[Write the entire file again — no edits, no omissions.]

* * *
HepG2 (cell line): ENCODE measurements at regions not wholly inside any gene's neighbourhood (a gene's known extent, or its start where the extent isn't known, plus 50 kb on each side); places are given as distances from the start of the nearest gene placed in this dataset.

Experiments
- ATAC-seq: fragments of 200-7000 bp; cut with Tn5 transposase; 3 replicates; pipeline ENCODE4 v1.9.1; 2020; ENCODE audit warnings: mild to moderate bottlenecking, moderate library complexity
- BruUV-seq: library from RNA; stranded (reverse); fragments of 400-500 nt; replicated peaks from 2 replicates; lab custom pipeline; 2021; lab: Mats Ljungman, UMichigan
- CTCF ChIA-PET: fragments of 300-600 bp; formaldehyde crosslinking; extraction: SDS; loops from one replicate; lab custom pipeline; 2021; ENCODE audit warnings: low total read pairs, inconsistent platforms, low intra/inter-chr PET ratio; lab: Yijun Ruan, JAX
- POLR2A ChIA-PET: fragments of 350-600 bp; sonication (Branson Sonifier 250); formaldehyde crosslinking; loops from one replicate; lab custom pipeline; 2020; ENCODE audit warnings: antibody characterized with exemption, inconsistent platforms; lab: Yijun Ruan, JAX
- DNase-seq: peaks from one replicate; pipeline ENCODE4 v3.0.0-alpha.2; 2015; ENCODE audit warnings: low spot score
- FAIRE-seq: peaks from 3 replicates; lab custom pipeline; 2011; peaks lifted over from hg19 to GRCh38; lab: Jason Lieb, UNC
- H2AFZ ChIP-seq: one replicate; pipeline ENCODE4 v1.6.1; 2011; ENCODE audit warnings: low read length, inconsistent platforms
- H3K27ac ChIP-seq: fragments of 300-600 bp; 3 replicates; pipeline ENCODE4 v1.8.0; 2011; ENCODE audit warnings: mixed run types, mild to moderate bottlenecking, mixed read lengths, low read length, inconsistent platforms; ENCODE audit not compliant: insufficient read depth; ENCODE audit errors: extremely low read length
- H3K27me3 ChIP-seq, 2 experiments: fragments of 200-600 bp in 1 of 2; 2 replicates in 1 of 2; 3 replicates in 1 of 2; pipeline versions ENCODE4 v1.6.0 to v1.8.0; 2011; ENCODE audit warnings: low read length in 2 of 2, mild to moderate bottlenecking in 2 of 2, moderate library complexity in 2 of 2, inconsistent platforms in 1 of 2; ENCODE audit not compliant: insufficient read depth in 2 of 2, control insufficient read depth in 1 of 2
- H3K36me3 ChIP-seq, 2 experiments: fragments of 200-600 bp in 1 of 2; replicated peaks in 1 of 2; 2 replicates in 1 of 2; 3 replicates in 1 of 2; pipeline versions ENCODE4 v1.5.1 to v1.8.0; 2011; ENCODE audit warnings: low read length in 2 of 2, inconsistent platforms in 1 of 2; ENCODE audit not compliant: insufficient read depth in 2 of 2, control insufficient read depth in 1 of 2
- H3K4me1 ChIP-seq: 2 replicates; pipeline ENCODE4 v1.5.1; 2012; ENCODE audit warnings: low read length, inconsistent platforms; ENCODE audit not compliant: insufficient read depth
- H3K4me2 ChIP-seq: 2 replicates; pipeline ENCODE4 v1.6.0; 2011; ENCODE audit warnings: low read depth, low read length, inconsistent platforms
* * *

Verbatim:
HepG2 (cell line): ENCODE measurements at regions not wholly inside any gene's neighbourhood (a gene's known extent, or its start where the extent isn't known, plus 50 kb on each side); places are given as distances from the start of the nearest gene placed in this dataset.

Experiments
- ATAC-seq: fragments of 200-7000 bp; cut with Tn5 transposase; 3 replicates; pipeline ENCODE4 v1.9.1; 2020; ENCODE audit warnings: mild to moderate bottlenecking, moderate library complexity
- BruUV-seq: library from RNA; stranded (reverse); fragments of 400-500 nt; replicated peaks from 2 replicates; lab custom pipeline; 2021; lab: Mats Ljungman, UMichigan
- CTCF ChIA-PET: fragments of 300-600 bp; formaldehyde crosslinking; extraction: SDS; loops from one replicate; lab custom pipeline; 2021; ENCODE audit warnings: low total read pairs, inconsistent platforms, low intra/inter-chr PET ratio; lab: Yijun Ruan, JAX
- POLR2A ChIA-PET: fragments of 350-600 bp; sonication (Branson Sonifier 250); formaldehyde crosslinking; loops from one replicate; lab custom pipeline; 2020; ENCODE audit warnings: antibody characterized with exemption, inconsistent platforms; lab: Yijun Ruan, JAX
- DNase-seq: peaks from one replicate; pipeline ENCODE4 v3.0.0-alpha.2; 2015; ENCODE audit warnings: low spot score
- FAIRE-seq: peaks from 3 replicates; lab custom pipeline; 2011; peaks lifted over from hg19 to GRCh38; lab: Jason Lieb, UNC
- H2AFZ ChIP-seq: one replicate; pipeline ENCODE4 v1.6.1; 2011; ENCODE audit warnings: low read length, inconsistent platforms
- H3K27ac ChIP-seq: fragments of 300-600 bp; 3 replicates; pipeline ENCODE4 v1.8.0; 2011; ENCODE audit warnings: mixed run types, mild to moderate bottlenecking, mixed read lengths, low read length, inconsistent platforms; ENCODE audit not compliant: insufficient read depth; ENCODE audit errors: extremely low read length
- H3K27me3 ChIP-seq, 2 experiments: fragments of 200-600 bp in 1 of 2; 2 replicates in 1 of 2; 3 replicates in 1 of 2; pipeline versions ENCODE4 v1.6.0 to v1.8.0; 2011; ENCODE audit warnings: low read length in 2 of 2, mild to moderate bottlenecking in 2 of 2, moderate library complexity in 2 of 2, inconsistent platforms in 1 of 2; ENCODE audit not compliant: insufficient read depth in 2 of 2, control insufficient read depth in 1 of 2
- H3K36me3 ChIP-seq, 2 experiments: fragments of 200-600 bp in 1 of 2; replicated peaks in 1 of 2; 2 replicates in 1 of 2; 3 replicates in 1 of 2; pipeline versions ENCODE4 v1.5.1 to v1.8.0; 2011; ENCODE audit warnings: low read length in 2 of 2, inconsistent platforms in 1 of 2; ENCODE audit not compliant: insufficient read depth in 2 of 2, control insufficient read depth in 1 of 2
- H3K4me1 ChIP-seq: 2 replicates; pipeline ENCODE4 v1.5.1; 2012; ENCODE audit warnings: low read length, inconsistent platforms; ENCODE audit not compliant: insufficient read depth
- H3K4me2 ChIP-seq: 2 replicates; pipeline ENCODE4 v1.6.0; 2011; ENCODE audit warnings: low read depth, low read length, inconsistent platforms